SERVO 05.2014 69
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While the board supports micro
stepping up to 1/16, we will be
using the board set to 1/8. I have
found this setting provides the
smoothest operation. The board
supports a current range of . 8-3. 5
amps per phase, and a voltage range
of 12V-24V. The current price is $52,
but I have seen it fluctuate a few
dollars in either direction.
The power supply used to power
the controller is a 24V 15A switching
supply. It has shortage protection,
overload protection, and over-voltage
protection. It comes with its own
This item will run you about
$28. It will require a three-prong AC
cord (Figure 3).
The stepper motors I selected are NEMA 17 5.5Kg-cm
bipolar motors available from Automation Technology. The
conversion kit is designed to work with this shaft. However,
if you decide to go with a different set, make sure they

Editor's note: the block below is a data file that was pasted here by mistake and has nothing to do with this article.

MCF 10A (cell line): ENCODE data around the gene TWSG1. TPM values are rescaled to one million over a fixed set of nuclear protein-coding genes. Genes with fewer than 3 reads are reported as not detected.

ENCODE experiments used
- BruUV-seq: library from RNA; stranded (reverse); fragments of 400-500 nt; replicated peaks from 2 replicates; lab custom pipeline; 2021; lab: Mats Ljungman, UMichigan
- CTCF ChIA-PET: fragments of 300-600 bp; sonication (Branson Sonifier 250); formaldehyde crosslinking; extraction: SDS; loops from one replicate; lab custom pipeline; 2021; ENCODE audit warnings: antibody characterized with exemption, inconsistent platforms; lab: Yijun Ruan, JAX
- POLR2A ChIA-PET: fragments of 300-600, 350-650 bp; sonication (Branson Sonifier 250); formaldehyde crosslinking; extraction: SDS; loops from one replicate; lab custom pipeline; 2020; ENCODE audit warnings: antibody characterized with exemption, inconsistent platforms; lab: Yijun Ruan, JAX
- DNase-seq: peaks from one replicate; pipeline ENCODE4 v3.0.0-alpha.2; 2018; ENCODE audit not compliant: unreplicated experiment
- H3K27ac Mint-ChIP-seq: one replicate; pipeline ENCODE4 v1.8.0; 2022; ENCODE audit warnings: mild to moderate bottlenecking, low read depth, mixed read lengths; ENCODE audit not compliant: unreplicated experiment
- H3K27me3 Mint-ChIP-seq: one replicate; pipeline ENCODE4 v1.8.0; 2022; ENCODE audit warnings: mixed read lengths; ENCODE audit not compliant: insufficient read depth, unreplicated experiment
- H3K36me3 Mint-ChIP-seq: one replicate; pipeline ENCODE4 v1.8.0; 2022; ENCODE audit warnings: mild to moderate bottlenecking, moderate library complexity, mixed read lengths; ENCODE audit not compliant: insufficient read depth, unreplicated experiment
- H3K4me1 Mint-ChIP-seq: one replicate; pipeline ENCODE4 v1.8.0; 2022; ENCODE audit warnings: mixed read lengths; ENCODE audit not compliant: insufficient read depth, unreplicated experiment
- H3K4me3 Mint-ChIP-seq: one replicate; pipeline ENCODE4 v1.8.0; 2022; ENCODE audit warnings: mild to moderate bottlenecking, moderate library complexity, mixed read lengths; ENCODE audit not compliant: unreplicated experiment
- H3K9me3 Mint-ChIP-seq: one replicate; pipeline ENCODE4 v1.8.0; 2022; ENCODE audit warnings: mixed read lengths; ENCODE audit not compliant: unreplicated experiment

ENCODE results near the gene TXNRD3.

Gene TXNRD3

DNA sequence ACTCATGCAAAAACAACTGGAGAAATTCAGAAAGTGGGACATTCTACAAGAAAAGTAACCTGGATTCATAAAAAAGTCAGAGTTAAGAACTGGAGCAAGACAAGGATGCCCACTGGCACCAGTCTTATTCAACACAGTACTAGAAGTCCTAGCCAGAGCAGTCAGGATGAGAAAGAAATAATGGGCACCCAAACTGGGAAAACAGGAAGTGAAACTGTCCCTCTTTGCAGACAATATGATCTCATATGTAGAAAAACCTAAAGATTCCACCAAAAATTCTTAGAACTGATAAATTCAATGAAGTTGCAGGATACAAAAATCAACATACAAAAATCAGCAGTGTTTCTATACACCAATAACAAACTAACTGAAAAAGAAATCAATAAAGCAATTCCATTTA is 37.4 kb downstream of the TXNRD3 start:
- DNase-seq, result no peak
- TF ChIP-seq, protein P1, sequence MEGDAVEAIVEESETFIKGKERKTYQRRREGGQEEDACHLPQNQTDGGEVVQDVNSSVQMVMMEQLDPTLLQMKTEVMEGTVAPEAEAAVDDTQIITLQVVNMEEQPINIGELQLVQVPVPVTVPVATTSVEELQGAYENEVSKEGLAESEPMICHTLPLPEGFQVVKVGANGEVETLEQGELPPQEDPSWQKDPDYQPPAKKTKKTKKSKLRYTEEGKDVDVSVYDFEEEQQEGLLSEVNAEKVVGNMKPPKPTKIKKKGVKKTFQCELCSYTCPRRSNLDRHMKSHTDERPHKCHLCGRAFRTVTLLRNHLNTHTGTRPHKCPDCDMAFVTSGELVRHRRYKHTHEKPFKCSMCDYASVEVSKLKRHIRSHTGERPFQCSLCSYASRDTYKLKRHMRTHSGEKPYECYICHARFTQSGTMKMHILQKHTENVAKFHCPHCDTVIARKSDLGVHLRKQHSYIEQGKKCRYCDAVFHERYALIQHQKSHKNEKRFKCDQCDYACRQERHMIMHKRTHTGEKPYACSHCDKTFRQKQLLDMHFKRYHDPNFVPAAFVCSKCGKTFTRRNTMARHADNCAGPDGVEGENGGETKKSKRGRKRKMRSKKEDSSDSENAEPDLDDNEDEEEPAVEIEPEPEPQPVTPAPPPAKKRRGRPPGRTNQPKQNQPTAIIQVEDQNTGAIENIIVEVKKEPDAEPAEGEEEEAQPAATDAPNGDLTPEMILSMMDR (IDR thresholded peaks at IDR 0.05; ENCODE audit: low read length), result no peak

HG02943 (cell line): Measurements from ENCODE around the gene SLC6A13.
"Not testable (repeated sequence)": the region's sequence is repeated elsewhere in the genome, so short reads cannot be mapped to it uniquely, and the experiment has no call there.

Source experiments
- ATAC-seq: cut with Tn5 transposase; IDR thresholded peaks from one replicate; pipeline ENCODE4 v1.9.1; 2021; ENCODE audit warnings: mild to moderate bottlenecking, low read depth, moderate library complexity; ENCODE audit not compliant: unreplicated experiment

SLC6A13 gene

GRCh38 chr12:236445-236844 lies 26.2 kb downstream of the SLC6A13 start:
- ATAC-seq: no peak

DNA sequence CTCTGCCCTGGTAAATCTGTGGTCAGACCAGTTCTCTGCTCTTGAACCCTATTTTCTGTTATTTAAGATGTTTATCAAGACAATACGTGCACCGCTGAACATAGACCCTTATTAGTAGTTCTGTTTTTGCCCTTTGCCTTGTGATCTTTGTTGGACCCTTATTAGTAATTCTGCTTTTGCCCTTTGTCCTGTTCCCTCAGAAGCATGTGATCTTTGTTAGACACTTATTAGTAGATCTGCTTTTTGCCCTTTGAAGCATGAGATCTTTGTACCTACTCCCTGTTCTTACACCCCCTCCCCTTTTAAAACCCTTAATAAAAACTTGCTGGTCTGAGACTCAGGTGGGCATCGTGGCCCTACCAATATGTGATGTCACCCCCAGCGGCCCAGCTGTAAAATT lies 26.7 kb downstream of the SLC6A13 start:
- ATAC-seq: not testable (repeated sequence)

have a 5 mm shaft with a flat. The motors are currently
$13 each and you will need three (Figure 4).
These components are used to
connect the stepper motors to your
mill. Before going into any detail on
the recommendedS parts, let's
review a few other conversion
3D Printed Parts
There is a set of printed parts
called the Bubblegum CNC. There
are You Tube videos of these parts,
and a set of parts can be
downloaded from Thingiverse. Just
do a web search on bugglegum
CNC. We will not be using these
parts for the following reasons:
• Requires modifications to the mill.
• Requires very accurate 3D printer.
• Requires bearings and bushings.
• Requires complete mill disassembly of each axis (Figure 5).
• Complicated install; too many components required.
The cost of using this approach will run you nearly
$100 if you calculate the cost of all the hardware and
filament. Note that you still need to purchase the steppers,
controller, power supply, and software.